MC Phillips is the Librarian for all three divisions. She has worked at Rabun Gap for 12 years and holds a a Bachelor of Arts in English from Montreat College, a Master of Arts in Educational Studies from Piedmont College, and a Masters in Library and Information Studies from Syracuse University. Before coming to Rabun Gap, she worked for a sea kayaking tour company, taught at The Learning Community in Black Mountain, and taught fifth grade at The Little School. Rabun Gap is not only a special place for Ms. Phillips, but for her family as well. Her husband, Brian Phillips is an alum and a teacher here and their two children Harper ‘28 and Sam ‘30 attend school here. In her downtime, Ms. Phillips enjoys cooking, reading, and dancing.
How long have you been working at Rabun Gap?
I began teaching 8th grade English here in 2006- it was my first full-time teaching job. In 2010 I chose to take some years at home with my children and to work on a master's degree in Early Childhood Education, returning to RGNS in 2016 to teach 5th grade, and have worked here ever since, which makes it 12 years I've had a full-time role here and 17 years that I've lived on campus!
What made you choose to work at Rabun Gap?
Interestingly, I found out about Rabun Gap when I was in 8th grade and my dad had a job interview in the area. I dreamed of getting to move to Rabun Gap to attend the school, but he didn't get the job. Fast forward to college, where I met Brian Phillips, who introduced where he was from by mentioning the school on the hill where he had attended middle and high school. It was my admiration of this place that fueled our very first conversation. We got married in the school chapel, but never suspected we would come back to work here and raise our family on this campus, until the opportunity to move back from Washington state came about in 2006.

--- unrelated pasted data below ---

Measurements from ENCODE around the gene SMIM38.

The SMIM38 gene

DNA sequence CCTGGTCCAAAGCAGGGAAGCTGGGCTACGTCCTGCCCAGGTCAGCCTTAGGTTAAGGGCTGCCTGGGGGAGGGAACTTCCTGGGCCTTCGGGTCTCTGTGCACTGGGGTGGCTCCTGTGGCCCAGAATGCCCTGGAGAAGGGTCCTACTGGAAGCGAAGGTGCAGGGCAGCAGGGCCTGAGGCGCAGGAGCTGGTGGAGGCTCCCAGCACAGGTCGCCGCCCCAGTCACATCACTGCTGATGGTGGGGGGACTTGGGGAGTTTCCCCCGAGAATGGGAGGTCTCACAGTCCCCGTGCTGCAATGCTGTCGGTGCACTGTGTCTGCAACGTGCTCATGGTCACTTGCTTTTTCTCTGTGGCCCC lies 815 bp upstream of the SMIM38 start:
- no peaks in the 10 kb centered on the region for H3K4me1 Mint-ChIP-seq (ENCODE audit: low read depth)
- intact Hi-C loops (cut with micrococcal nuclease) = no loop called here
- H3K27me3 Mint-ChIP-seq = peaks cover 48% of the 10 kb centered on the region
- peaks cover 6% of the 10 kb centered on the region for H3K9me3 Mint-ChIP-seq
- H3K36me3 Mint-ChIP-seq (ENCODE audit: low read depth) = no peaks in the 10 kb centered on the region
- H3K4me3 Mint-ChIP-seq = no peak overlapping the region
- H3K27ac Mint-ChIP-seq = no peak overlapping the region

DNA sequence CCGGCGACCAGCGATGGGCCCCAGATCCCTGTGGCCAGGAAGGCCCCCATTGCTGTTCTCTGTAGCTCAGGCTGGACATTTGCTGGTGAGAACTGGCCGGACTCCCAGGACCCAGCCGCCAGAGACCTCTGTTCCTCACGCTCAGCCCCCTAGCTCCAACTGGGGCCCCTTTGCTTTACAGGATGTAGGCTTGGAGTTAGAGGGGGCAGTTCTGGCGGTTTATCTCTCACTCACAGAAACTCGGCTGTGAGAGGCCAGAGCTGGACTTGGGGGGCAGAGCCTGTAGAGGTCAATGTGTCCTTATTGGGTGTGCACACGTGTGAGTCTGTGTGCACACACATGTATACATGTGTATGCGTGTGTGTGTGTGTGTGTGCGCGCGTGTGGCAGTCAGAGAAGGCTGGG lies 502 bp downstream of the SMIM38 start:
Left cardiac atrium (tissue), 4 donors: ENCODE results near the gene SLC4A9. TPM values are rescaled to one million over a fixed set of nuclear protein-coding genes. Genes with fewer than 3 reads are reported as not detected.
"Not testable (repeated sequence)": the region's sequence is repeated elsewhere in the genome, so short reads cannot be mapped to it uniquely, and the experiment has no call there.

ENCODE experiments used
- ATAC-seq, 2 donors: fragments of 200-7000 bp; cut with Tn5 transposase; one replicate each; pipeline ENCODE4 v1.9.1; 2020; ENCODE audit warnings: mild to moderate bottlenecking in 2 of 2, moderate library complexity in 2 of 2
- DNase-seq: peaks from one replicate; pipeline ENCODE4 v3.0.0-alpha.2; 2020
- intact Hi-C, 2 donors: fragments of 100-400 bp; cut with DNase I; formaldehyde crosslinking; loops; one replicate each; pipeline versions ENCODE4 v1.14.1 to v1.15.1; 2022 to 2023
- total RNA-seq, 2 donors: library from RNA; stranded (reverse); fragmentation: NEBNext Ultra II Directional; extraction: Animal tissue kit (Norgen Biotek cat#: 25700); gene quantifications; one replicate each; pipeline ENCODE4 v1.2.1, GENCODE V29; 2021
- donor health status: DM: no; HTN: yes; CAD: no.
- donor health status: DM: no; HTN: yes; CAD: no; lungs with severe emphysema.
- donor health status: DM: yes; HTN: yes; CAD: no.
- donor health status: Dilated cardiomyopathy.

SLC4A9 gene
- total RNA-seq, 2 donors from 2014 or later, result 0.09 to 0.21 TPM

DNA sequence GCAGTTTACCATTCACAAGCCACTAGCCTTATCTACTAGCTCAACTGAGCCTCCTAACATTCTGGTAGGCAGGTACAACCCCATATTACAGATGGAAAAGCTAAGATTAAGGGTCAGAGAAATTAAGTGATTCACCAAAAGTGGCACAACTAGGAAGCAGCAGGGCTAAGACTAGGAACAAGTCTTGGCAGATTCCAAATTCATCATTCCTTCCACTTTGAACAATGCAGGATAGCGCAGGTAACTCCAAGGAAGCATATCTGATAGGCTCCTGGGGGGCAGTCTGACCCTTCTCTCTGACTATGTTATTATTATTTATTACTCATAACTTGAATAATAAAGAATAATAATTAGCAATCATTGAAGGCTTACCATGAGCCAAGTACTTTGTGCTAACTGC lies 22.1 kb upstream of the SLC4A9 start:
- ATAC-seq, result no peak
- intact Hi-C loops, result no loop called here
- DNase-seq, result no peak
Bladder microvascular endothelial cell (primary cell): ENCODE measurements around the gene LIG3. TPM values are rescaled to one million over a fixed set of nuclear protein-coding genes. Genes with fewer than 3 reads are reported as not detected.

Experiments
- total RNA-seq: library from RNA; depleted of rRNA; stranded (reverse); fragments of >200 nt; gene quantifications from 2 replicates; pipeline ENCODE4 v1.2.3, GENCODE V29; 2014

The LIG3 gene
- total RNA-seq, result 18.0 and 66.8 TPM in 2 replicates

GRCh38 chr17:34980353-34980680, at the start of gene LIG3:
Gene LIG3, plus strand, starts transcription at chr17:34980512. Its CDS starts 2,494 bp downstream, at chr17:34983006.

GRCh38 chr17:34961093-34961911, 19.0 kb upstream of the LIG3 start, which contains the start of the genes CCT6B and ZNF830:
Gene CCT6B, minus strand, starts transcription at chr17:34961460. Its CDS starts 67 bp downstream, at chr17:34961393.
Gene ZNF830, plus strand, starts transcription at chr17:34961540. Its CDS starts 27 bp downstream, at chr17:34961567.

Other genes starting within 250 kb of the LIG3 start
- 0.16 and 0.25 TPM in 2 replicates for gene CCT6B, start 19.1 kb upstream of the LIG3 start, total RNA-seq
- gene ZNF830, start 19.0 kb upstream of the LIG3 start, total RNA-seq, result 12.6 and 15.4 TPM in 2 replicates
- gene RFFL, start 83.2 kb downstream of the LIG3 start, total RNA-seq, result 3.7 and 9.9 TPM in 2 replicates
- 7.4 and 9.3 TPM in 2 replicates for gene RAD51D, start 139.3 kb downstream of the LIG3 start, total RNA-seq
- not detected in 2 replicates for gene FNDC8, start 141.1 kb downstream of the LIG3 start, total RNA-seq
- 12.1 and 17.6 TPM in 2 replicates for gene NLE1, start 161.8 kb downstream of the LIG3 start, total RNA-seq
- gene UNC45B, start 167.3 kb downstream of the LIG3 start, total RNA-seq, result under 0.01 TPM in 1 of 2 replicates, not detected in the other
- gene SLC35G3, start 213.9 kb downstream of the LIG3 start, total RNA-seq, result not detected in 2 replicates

What did you do before coming to Rabun Gap?
Just before moving to Rabun Gap, I worked for a sea kayaking tour company in the San Juan islands in the Puget sound off the coast of Washington state. We led multiple-day, whale-watching paddling adventures, and when not working a kayaking trip, we lived in a Volkswagen camper van.
What makes Rabun Gap special to you?
The story about how my husband and I first connected over Rabun Gap is just the beginning. Even moving here to teach, years later, I didn't quite realize just what a special place this was. Now, after seventeen years being a part of it, I know it is the unique community of people that makes it most special. I try not to brag to other educators about how inspiring, kind, authentic, and dedicated Rabun Gap students are, but it really is true. The faculty I work with have such a heart for what they do, and are "all-in" with love; and when students inspire teachers and teachers inspire students, it builds into something very special.
Why did you decide to become a teacher?
When I graduated with a degree in English, I was leaning towards journalism or another writing career plan. I guess I thought of it as some sort of rebellion choice, since my mom, both grandmothers, aunts, and numerous other family members had spent careers in education. Looking for some income, I took a substitute teacher training course soon after college, and it was the course itself that led me to change my mind and pursue a career in education. I tried out the classroom as an assistant teacher at a small independent school in Black Mountain, NC, and found I really enjoyed spending time with kids at school, so I followed that spark.
What is your favorite part of being the librarian and what was the transition like from being a teacher?
The best part is the chance to get to know every single student in the school in some way. I absolutely love that I can read and sing songs with four-year-olds, deliver the next book in a thrilling series to a middle school student, and share some research skills with high schoolers all in one day at my job.